No Drought Statement issued for December
November rainfall was below average for large parts the south of Western Australia and most of South Australia away from the eastern and northern border, northern New South Wales and southern Queensland away from their western borders. Rainfall was also below average for the Cape York Peninsula, east coast New South Wales, and much of southwestern and central southern Victoria.
Rainfall was above average for most of Tasmania, large areas of the Northern Territory (mostly in the west and Top End), and across large parts of Western Australia north of Shark Bay. Rainfall was also above average for pockets of southwestern New South Wales and northeastern South Australia.
Soil moisture in the lower layer (from 10 cm to 100 cm deep) remains above average for most of southeastern Australia and areas of the north. Compared to October, soil moisture has declined markedly and is now close to average across large areas of Queensland, South Australia, the Northern Territory and the northern half of Western Australia.
Soil moisture for the month was below average for Western Australia south of Shark Bay, and in areas along the east coast of Australia in southeast Queensland, the Cape York Peninsula and New South Wales.
- November rainfall was below average for much of the southern and eastern mainland, and above average for much of Tasmania, areas of the Northern Territory, and central to northern Western Australia.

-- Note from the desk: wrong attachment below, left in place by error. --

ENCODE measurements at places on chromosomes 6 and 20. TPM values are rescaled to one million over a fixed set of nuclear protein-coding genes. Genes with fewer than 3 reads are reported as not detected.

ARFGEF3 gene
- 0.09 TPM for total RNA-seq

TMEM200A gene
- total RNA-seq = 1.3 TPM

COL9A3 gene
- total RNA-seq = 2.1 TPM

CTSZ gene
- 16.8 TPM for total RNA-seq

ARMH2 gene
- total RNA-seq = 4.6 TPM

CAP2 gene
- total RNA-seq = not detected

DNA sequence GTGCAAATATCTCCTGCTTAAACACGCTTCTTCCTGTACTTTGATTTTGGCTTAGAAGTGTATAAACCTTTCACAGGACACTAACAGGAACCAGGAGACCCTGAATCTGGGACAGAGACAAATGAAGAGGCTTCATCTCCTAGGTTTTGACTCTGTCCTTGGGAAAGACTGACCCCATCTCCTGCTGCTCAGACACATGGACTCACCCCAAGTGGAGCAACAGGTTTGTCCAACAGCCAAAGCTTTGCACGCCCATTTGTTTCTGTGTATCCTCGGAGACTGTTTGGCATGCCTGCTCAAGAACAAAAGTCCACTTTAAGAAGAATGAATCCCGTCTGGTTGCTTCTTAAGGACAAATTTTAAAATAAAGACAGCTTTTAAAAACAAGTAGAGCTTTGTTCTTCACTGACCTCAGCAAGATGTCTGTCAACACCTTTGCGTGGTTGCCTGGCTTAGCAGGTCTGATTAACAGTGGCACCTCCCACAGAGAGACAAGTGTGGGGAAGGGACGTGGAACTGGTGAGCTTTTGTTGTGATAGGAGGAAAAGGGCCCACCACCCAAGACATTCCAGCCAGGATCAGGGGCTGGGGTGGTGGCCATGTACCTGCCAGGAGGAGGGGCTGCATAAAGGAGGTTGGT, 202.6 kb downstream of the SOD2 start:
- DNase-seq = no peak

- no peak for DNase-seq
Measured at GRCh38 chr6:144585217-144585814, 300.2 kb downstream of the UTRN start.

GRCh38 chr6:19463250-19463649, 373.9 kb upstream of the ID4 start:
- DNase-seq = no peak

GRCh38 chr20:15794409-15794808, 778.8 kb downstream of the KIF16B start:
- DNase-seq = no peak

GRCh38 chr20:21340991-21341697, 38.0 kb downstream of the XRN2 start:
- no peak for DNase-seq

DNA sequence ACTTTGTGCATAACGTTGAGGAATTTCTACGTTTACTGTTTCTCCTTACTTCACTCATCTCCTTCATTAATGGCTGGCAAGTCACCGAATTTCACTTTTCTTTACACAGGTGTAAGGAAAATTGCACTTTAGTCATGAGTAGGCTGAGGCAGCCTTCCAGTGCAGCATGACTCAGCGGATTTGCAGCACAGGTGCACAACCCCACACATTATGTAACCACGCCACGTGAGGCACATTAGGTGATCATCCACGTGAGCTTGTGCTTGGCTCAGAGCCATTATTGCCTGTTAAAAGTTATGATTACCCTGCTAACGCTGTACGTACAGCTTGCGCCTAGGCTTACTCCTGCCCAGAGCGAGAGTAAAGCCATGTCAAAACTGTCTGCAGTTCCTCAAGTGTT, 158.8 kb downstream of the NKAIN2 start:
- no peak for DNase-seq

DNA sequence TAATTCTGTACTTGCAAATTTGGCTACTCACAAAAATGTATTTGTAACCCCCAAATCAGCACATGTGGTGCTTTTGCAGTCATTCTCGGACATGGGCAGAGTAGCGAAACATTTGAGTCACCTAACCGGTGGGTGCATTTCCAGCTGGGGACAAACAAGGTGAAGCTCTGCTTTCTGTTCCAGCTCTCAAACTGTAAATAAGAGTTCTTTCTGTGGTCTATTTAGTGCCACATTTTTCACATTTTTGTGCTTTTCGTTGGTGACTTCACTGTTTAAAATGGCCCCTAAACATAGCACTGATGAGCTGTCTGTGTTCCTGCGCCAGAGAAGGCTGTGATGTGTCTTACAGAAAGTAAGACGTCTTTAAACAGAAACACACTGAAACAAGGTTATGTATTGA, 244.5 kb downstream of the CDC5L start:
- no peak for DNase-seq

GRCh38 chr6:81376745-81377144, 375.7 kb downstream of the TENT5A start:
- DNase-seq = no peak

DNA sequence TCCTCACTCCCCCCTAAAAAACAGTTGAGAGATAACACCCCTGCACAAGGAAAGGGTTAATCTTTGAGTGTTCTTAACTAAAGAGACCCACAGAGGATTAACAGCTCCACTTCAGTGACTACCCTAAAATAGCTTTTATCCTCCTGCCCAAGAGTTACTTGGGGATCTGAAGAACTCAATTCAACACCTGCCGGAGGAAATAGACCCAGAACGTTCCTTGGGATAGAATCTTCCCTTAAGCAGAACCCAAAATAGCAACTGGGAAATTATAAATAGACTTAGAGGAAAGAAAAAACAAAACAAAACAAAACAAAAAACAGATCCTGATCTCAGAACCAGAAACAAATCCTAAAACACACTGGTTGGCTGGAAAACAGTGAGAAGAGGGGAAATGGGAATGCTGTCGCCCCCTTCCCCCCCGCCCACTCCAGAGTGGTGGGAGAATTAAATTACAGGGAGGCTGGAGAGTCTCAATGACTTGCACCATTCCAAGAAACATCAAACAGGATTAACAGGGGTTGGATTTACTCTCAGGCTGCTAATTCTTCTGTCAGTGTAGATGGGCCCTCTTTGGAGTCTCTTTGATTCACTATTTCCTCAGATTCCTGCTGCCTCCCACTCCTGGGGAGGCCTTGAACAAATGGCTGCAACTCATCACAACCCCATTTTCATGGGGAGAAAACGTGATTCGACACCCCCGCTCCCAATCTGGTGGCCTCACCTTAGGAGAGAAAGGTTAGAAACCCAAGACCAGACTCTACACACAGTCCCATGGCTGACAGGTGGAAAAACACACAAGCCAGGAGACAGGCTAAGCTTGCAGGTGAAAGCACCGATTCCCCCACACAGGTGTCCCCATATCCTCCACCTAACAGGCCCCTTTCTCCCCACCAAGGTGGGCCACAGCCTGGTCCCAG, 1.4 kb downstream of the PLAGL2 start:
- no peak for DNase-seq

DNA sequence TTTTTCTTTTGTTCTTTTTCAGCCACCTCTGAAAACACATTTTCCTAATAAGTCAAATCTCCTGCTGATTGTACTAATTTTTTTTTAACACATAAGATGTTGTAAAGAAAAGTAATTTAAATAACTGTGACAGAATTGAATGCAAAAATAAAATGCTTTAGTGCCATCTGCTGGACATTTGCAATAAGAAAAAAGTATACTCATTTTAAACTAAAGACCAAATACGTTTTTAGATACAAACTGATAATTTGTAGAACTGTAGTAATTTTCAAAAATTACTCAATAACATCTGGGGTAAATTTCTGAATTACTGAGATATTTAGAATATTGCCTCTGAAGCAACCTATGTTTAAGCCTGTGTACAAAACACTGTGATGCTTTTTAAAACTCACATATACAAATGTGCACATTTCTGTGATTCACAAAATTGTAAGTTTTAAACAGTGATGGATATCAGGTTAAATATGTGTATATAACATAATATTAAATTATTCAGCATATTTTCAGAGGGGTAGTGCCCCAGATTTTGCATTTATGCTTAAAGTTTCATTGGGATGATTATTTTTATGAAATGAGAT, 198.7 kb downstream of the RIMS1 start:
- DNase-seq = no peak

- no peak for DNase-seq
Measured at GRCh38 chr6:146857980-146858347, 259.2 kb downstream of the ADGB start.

- Dry, warm and windy conditions in the past month mean soil moisture has undergone a rapid change in many areas. Vigorous vegetation growth has also drawn moisture from soils.
- Lower layer soil moisture for November was above average for most of southeastern Australia and parts of the north, but below average for the south of Western Australia and pockets of the east coast, particularly southeastern Queensland.
Product code: IDCKGD0AR0
Soil moisture details are reported when there are periods of significant rainfall deficits.
Soil moisture data is from the Bureau's Australian Water Resources Assessment Landscape (AWRA-L) model, developed through the Water Information Research and Development Alliance between the Bureau and CSIRO.
See: Australian Landscape Water Balance.
What is drought?
Drought is a prolonged, abnormally dry period when the amount of available water is insufficient to meet our normal use. Drought is not simply low rainfall; if it was, much of inland Australia would be in almost perpetual drought. Because people use water in so many different ways, there is no universal definition of drought. Meteorologists monitor the extent and severity of drought in terms of rainfall deficiencies. Agriculturalists rate the impact on primary industries, hydrologists compare ground water levels, and sociologists define it by social expectations and perceptions.
It is generally difficult to compare one drought to another, since each drought differs in the seasonality, location, spatial extent and duration of the associated rainfall deficiencies. Additionally, each drought is accompanied by varying temperatures and soil moisture deficits.
Rainfall averages, variability and trends
- Average rainfall: How much rain do you expect?
- Rainfall variability: How consistent is rainfall in your area?
- Rainfall history: Check tables, graphs and data from your local weather station.
- Rainfall trends: Has your rainfall changed?
Lowest on record - lowest since at least 1900 when the data analysed begin.
Severe deficiency - rainfalls in the lowest 5% of historical totals.
Serious deficiency - rainfalls in the lowest 10% of historical totals, but not in the lowest 5%.
Very much below average - rainfalls in the lowest 10% of historical totals.